It’s no surprise that the biggest city in Pennsylvania has some of the most incredible holiday traditions and attractions on the East Coast. The area’s first settlers put down roots near the Schuykill (pronounced SKOO-kill) River around 1643, and in 1682, William Penn and others established the city of Philadelphia. Penn and his followers forged the path towards this country’s independence, making Philadelphia one of the nation's most significant city during the American Revolution.
Many of Philly’s best-known historic sites have been restored over the years, and turn into festive attractions that active adults and their families can enjoy during November and December. The city is also a center for commerce, and with cultural landmarks like The Philadelphia Museum of Art, there are many modern ways to celebrate the holidays.
Here is a short list of some of Philadelphia’s best-loved contemporary and old-fashioned holiday activities.
Macy’s Christmas Lights Show
The Macy's Christmas Lights Show is one of Center City’s most famous holiday events dating back to the 1950s. It takes place in the historic Wanamaker Building, and features the stunning “Macy’s Magic Christmas Tree” with over 34,000 sparkling LED lights. The displays feature reindeer, snowflakes, and over 100,000 more shining lights and holiday images.
There is also a charming Dickens Christmas Village on third floor, Market Street. It all runs through December 31 with daily shows at 10 a.m., noon, and 2, 4, 6, and 8 p.m. A good thing to know is that the noon show features live music from the Wanamaker Grand Organ.
Blue Cross RiverRink Winterfest
One of the city’s most breathtaking holiday activities is RiverRink Winterfest. This Olympic-sized ice rink is right by the Delaware River and visitors of all ages enjoy gliding over the ice, strolling through the majestic winter garden, and seeing the beautifully lit Christmas tree.
Non-skaters can hang out by the comfy warming cabins and fire pits, and enjoy burgers, pizza, craft beers, and cocktails. There is also a kids’ lodge and special events like visits from Santa and a New Year’s Eve Party on Ice. Skating sessions start at $4 per person, and skate rentals cost $10.
Boathouse Row Festival of Lights
Boathouse Row is a historic group of homes that were built in the 1800s and are poised on the Schuylkill River next to the Philadelphia Art Museum. Although no one lives in the houses, these 15 buildings host rowing clubs and social groups. Many important boat races like the Stotesbury Cup take place on the nearby water.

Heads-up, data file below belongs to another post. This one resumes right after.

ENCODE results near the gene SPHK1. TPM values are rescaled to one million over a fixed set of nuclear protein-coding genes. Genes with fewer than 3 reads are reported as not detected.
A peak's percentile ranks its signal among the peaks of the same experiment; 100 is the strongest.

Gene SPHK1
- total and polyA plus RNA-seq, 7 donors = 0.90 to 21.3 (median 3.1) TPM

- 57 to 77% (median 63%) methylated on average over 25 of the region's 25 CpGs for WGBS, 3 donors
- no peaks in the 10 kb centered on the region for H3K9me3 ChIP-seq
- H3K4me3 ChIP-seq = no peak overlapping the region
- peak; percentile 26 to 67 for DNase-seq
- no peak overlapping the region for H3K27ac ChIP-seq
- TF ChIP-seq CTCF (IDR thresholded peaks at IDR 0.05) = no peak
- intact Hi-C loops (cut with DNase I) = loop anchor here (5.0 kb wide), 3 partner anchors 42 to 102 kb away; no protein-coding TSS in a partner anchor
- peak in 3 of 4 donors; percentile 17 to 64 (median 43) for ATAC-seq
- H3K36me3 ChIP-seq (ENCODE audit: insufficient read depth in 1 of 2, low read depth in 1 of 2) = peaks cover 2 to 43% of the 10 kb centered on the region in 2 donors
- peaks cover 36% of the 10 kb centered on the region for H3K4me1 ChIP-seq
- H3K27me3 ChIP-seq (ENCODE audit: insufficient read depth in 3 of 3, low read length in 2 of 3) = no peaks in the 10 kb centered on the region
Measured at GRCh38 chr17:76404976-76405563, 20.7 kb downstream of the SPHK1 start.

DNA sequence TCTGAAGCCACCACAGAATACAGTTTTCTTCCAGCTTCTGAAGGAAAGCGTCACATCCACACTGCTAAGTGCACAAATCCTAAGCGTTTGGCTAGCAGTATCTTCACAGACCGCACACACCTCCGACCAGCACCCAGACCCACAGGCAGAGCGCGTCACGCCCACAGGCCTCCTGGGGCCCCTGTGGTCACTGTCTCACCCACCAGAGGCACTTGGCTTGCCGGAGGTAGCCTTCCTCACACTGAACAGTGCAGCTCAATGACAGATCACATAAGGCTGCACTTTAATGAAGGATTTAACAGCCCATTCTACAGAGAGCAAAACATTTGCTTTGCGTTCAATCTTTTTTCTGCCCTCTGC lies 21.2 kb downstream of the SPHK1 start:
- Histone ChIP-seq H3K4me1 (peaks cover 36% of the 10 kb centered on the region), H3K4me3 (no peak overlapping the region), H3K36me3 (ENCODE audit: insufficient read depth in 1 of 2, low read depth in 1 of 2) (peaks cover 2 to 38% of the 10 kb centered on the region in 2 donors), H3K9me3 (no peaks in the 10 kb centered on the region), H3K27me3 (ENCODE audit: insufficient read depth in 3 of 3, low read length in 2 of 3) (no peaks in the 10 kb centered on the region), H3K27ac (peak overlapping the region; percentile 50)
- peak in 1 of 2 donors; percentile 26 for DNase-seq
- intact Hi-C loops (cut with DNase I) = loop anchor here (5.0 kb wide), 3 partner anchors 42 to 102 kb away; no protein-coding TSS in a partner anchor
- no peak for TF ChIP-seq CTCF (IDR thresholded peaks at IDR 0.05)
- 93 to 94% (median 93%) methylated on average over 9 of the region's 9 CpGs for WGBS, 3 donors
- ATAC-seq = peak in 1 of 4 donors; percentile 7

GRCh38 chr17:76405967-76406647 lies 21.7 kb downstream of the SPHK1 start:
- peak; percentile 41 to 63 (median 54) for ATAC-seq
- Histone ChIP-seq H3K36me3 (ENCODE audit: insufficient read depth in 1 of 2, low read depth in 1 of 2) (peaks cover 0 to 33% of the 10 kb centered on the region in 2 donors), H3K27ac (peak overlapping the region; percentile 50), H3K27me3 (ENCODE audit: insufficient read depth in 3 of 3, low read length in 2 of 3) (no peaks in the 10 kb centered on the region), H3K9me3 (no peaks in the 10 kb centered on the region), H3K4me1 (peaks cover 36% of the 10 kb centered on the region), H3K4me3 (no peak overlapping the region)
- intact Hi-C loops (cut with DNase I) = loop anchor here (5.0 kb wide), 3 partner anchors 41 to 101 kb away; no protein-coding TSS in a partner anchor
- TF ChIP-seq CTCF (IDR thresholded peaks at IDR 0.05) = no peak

The Festival of Lights glows every night through the holiday season. The boathouses come alive with a vibrant light show, with different displays for Hanukkah, Christmas, and Kwanzaa. To see the show, visitors can walk around the Philadelphia Museum of Art or down Martin Luther King Jr. Drive. The lights go on each evening at 6 p.m., and the magical views are accompanied by holiday music through December 31.
One Liberty Observation Deck
This is one of Philly’s biggest holiday draws, located in the Liberty Place complex in Center City. The observation deck is at the top of a skyscraper and offers unbelievable, 360-degree views of the city. Visitors can take the state-of-the-art elevator up 57 stories to the top and gaze out for miles across Philadelphia.
During the holiday season there is a whirlwind of activities for everyone. This includes extravagant displays of “Miracle on South 13th Street,” the Mummer’s Parade, and The Nutcracker ballet. There are also special events, like a “Meet & Greet with The Grinch,” an ugly sweater party, and a magnificent “Midnight from the Top” New Year's Eve party.
Dilworth Park, a recently renovated public park, is just west of City Hall. Its designated as Philadelphia’s Center Square. There’s a lot to do here, including an outdoor ice skating rink and cabin with snacks and drinks, and the Wintergarden season greenery and lights display, which are both open throughout February.
The rink features “sled skating,” for children and adults with disabilities. Dilworth also goes all out with a fantastic holiday lights show and the Made in Philadelphia Holiday Market, which features local crafts. Skating starts at $5 per person, and skate rentals cost $10.
All Philadelphians are familiar with the mummers but if you aren’t, their parade is one of the oldest in the country. So what is a mummer, anyway? Their history dates back to early 18th and 19th century England, when masked actors celebrated Christmas the year’s end. In 1790, President George Washington brought the celebration to Philly when he requested mummers to perform at his home. Their popularity grew, and the very first city-sponsored Mummers Parade took place in 1901.
It is held every year on Broad Street starting 9 a.m. on New Year’s Day. The procession includes around 10,000 women and men decked out in some of the most mind-boggling costumes you will ever see. It all ends at with a big finale at the Pennsylvania Convention Center. Tickets for seating at Independence Visitor Center and City Hall are available here.